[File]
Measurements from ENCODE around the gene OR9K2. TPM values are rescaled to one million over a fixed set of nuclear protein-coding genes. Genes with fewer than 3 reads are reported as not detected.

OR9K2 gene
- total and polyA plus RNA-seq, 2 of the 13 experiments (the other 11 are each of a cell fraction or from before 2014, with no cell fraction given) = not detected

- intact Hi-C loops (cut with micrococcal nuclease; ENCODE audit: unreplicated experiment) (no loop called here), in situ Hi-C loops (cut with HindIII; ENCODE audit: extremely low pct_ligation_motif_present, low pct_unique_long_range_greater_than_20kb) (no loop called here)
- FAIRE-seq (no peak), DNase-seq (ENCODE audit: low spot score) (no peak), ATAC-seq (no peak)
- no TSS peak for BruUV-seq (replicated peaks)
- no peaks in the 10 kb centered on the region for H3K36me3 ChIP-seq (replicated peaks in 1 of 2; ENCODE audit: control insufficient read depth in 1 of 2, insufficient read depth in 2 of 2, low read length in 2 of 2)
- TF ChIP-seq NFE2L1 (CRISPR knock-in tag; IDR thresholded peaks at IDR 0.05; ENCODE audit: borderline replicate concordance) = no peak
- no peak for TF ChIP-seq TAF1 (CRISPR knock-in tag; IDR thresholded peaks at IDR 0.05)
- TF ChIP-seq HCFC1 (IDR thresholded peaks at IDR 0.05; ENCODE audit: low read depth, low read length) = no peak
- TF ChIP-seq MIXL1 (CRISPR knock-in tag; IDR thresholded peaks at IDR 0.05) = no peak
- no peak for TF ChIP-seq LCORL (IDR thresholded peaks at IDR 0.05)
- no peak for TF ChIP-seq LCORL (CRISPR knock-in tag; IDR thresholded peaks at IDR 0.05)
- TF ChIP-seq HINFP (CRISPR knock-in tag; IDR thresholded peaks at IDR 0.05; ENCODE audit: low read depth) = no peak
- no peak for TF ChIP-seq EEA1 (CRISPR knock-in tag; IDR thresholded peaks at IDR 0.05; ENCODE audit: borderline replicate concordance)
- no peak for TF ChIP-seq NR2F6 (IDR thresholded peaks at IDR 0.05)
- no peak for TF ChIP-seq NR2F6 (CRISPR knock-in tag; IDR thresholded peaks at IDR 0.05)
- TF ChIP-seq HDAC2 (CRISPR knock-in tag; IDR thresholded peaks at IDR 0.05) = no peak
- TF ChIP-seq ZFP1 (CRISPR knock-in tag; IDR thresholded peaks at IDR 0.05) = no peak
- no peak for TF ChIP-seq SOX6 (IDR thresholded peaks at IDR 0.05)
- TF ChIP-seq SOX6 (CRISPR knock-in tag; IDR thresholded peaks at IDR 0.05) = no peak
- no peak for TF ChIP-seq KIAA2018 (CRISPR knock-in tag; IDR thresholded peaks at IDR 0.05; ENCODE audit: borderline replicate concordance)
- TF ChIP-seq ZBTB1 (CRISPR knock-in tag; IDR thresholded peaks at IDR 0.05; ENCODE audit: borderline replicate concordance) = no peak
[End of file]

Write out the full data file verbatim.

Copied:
Measurements from ENCODE around the gene OR9K2. TPM values are rescaled to one million over a fixed set of nuclear protein-coding genes. Genes with fewer than 3 reads are reported as not detected.

OR9K2 gene
- total and polyA plus RNA-seq, 2 of the 13 experiments (the other 11 are each of a cell fraction or from before 2014, with no cell fraction given) = not detected

- intact Hi-C loops (cut with micrococcal nuclease; ENCODE audit: unreplicated experiment) (no loop called here), in situ Hi-C loops (cut with HindIII; ENCODE audit: extremely low pct_ligation_motif_present, low pct_unique_long_range_greater_than_20kb) (no loop called here)
- FAIRE-seq (no peak), DNase-seq (ENCODE audit: low spot score) (no peak), ATAC-seq (no peak)
- no TSS peak for BruUV-seq (replicated peaks)
- no peaks in the 10 kb centered on the region for H3K36me3 ChIP-seq (replicated peaks in 1 of 2; ENCODE audit: control insufficient read depth in 1 of 2, insufficient read depth in 2 of 2, low read length in 2 of 2)
- TF ChIP-seq NFE2L1 (CRISPR knock-in tag; IDR thresholded peaks at IDR 0.05; ENCODE audit: borderline replicate concordance) = no peak
- no peak for TF ChIP-seq TAF1 (CRISPR knock-in tag; IDR thresholded peaks at IDR 0.05)
- TF ChIP-seq HCFC1 (IDR thresholded peaks at IDR 0.05; ENCODE audit: low read depth, low read length) = no peak
- TF ChIP-seq MIXL1 (CRISPR knock-in tag; IDR thresholded peaks at IDR 0.05) = no peak
- no peak for TF ChIP-seq LCORL (IDR thresholded peaks at IDR 0.05)
- no peak for TF ChIP-seq LCORL (CRISPR knock-in tag; IDR thresholded peaks at IDR 0.05)
- TF ChIP-seq HINFP (CRISPR knock-in tag; IDR thresholded peaks at IDR 0.05; ENCODE audit: low read depth) = no peak
- no peak for TF ChIP-seq EEA1 (CRISPR knock-in tag; IDR thresholded peaks at IDR 0.05; ENCODE audit: borderline replicate concordance)
- no peak for TF ChIP-seq NR2F6 (IDR thresholded peaks at IDR 0.05)
- no peak for TF ChIP-seq NR2F6 (CRISPR knock-in tag; IDR thresholded peaks at IDR 0.05)
- TF ChIP-seq HDAC2 (CRISPR knock-in tag; IDR thresholded peaks at IDR 0.05) = no peak
- TF ChIP-seq ZFP1 (CRISPR knock-in tag; IDR thresholded peaks at IDR 0.05) = no peak
- no peak for TF ChIP-seq SOX6 (IDR thresholded peaks at IDR 0.05)
- TF ChIP-seq SOX6 (CRISPR knock-in tag; IDR thresholded peaks at IDR 0.05) = no peak
- no peak for TF ChIP-seq KIAA2018 (CRISPR knock-in tag; IDR thresholded peaks at IDR 0.05; ENCODE audit: borderline replicate concordance)
- TF ChIP-seq ZBTB1 (CRISPR knock-in tag; IDR thresholded peaks at IDR 0.05; ENCODE audit: borderline replicate concordance) = no peak